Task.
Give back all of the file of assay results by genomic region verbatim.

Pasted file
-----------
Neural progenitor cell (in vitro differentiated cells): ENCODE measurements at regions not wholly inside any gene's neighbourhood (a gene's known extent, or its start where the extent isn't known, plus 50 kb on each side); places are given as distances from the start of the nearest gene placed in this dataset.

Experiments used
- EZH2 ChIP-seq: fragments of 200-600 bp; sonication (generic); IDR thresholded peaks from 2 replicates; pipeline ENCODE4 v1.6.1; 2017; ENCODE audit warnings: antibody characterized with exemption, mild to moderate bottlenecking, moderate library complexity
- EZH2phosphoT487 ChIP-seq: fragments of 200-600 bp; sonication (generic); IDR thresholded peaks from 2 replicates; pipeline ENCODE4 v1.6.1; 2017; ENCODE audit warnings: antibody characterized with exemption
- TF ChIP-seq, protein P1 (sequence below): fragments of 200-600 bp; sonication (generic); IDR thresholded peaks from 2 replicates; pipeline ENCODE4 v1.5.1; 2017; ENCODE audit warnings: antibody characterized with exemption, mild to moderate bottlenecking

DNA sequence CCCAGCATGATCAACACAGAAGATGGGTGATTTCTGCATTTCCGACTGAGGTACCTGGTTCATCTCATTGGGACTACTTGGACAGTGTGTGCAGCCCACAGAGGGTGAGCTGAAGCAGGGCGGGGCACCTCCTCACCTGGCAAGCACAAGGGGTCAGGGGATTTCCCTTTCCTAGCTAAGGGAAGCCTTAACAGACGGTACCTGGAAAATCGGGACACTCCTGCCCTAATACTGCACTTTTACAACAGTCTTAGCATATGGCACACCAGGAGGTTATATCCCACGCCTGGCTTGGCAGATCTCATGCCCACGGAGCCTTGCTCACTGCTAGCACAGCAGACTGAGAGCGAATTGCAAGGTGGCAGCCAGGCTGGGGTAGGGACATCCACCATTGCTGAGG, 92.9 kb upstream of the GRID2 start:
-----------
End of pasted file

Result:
Neural progenitor cell (in vitro differentiated cells): ENCODE measurements at regions not wholly inside any gene's neighbourhood (a gene's known extent, or its start where the extent isn't known, plus 50 kb on each side); places are given as distances from the start of the nearest gene placed in this dataset.

Experiments used
- EZH2 ChIP-seq: fragments of 200-600 bp; sonication (generic); IDR thresholded peaks from 2 replicates; pipeline ENCODE4 v1.6.1; 2017; ENCODE audit warnings: antibody characterized with exemption, mild to moderate bottlenecking, moderate library complexity
- EZH2phosphoT487 ChIP-seq: fragments of 200-600 bp; sonication (generic); IDR thresholded peaks from 2 replicates; pipeline ENCODE4 v1.6.1; 2017; ENCODE audit warnings: antibody characterized with exemption
- TF ChIP-seq, protein P1 (sequence below): fragments of 200-600 bp; sonication (generic); IDR thresholded peaks from 2 replicates; pipeline ENCODE4 v1.5.1; 2017; ENCODE audit warnings: antibody characterized with exemption, mild to moderate bottlenecking

DNA sequence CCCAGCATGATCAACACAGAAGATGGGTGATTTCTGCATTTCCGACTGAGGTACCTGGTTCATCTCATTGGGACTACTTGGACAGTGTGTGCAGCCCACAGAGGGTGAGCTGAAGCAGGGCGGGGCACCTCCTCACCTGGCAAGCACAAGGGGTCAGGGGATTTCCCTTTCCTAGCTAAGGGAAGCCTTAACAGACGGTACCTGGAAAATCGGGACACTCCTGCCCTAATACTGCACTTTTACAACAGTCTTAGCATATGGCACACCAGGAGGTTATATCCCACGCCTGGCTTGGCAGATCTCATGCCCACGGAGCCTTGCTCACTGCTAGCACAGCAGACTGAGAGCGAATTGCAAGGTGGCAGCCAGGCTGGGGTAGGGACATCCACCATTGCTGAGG, 92.9 kb upstream of the GRID2 start: